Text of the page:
Francisca Maepa


How did you decide on pursuing a degree in geoscience? Did you know about geoscience before you entered university?

In high school I enjoyed in physics, biology, and maths and knew I wanted to pursue a science related career. I did some research on potential careers to follow, and geology seemed to be a good fit for me. I come from a place with a lot of mines and mineral wealth and when I heard about how much physics and chemistry goes into studying rocks and minerals, I thought its something I would enjoy.

Can you briefly describe your career progression?

After my graduating with my bachelor’s degree in South Africa, I went on to work as a remote sensing geoscientist at Southern Mapping Company, where I learnt to integrate geological data with multispectral and hyperspectral satellite remote sensing datasets for mineral exploration.


After my work at Southern Mapping, I was awarded a scholarship to pursue a master’s degree in mineral exploration at Laurentian University. I have since enrolled in a PhD program focusing on exploration targeting using machine learning.

Why did you decide to go to grad school?

I have always wanted to study further and obtain a masters and eventually a Ph.D. I personally never thought I would start a Ph.D. program so soon in my life but when the opportunity presented itself, I could not say no.

I knew I wanted to do a PhD in something I love and was passionate about. Exploration targeting using machine learning has been one of the most fulfilling and exciting research projects I have ever been involved in.

If you could start over again in first year university, would you choose the same path?

Yes, I would. I am happy with where I am in life. Not only have I established a career that I enjoy but I have met wonderful people along the way. I genuinely believe that this is the road I was meant to travel on, and my life and experiences would probably be a whole lot different if I had done something else.

If you could change anything in your career so far, what would it be?

I would have tried to learn programming a bit earlier in my career because It would have helped advance my skillsets as a geoscientist using data science tools for exploration. So far, I focus on challenging myself and learning as much as possible.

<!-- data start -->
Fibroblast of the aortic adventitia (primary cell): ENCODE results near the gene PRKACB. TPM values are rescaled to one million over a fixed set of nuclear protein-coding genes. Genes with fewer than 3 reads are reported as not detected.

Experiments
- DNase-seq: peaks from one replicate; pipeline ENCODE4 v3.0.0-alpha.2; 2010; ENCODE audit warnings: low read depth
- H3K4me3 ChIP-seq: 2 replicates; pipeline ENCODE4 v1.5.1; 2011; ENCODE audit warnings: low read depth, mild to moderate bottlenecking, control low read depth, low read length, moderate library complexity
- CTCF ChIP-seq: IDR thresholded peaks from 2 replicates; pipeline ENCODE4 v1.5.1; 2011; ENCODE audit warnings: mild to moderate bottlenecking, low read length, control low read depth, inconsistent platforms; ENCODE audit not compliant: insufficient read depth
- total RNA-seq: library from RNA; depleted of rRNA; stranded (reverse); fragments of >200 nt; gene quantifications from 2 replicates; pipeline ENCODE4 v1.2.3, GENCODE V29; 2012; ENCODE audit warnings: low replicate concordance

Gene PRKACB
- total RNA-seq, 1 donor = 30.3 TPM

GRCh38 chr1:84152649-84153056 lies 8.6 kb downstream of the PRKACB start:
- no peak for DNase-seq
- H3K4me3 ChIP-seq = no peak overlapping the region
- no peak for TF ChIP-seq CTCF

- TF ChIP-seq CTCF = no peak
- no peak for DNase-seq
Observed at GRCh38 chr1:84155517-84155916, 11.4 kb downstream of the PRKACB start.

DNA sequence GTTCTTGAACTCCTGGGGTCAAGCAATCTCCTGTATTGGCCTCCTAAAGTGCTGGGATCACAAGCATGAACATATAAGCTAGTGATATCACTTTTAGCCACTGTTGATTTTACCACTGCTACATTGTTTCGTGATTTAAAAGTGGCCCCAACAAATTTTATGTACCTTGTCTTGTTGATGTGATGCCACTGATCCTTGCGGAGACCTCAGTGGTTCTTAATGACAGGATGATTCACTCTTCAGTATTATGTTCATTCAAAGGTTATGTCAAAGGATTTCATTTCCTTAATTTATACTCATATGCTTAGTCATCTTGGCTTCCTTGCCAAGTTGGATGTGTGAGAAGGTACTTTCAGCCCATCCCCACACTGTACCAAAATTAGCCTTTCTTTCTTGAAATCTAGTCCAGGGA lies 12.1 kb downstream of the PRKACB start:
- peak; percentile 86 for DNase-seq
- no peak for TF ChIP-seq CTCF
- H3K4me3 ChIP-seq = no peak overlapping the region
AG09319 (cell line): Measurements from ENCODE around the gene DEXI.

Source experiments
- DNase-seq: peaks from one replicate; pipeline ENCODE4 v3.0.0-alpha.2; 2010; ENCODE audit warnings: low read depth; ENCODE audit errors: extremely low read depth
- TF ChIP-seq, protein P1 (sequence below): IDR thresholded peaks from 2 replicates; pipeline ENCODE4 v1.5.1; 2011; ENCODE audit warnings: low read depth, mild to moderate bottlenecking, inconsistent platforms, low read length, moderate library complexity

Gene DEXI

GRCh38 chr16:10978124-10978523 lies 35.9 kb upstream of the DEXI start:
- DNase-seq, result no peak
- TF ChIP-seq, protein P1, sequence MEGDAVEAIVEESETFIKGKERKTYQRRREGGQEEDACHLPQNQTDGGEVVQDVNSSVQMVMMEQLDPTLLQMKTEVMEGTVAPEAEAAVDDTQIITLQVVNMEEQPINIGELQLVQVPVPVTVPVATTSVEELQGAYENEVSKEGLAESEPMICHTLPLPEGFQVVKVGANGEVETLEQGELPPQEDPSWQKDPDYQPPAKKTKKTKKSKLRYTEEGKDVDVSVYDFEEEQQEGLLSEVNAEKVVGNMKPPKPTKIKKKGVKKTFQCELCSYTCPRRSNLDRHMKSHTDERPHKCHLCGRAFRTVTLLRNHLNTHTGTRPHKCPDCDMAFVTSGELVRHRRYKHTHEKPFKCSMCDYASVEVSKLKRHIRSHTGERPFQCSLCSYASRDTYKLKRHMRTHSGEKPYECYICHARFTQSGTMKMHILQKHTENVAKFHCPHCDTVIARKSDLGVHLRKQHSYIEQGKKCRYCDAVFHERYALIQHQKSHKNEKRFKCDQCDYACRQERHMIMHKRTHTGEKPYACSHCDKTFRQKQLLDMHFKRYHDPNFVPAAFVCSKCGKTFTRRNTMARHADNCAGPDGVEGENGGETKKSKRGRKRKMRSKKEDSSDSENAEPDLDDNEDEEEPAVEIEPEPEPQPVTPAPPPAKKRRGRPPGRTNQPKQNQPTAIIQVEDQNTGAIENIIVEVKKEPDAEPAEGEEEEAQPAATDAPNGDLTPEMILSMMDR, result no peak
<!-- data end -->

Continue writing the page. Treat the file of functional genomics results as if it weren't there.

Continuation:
What are the three best things about your job/career? What are the three worst things?

I am in a Ph.D. program and I believe the best things about doing a Ph.D. is that I am free to do research on a study I am passionate about. During the course of a doctorate study, you learn and develop skillsets that you otherwise might not be expose to, and my Ph.D. has awarded me the opportunity to network and collaborate with people in my community.

Graduate school can be stressful, the workload can become overwhelming because it requires a lot of independence which I think can be hard if you require constant supervision.

Do you see, in either your workspace or the industry in general, the place of women becoming more mainstream, about the same as when you started, or worse?

There is more than enough room in the geosciences for women to occupy space. There is a need for more women representation in the geoscience workspace, and fortunately I am seeing an increasing number of women entering geophysics and geology careers in my community.

What advice would you give fellow young women starting a career in geoscience?

My advice is to trust themselves and be enthusiastic about the geosciences. Geoscience careers are also remarkably diverse, there is so many different things you can do, so be open-minded about where a geoscience career can take you. I have survived with the help of mentors throughout my career, I would advise young people to find such mentors.

Why/How is diversity important to you? Thoughts on what should be focused on or how to improve diversity within geoscience?

I grew up in an environment where there were not many engineers, I did not know any geologist and hence, there was no one to relate with. Geology is a dominantly male field and unfortunately, this might discourage young women to pursue it and employers might be more inclined to hire men. As a young woman, it is important that I see other women thrive in executive positions in geosciences.

Diverse work environments are a magnet for creativity and growth. A diverse industry can inspire and attract talent from a multitude of races and cultures. Working in diverse communities helps to eradicate ignorance and racial stigmas.



© 2020 by WGC

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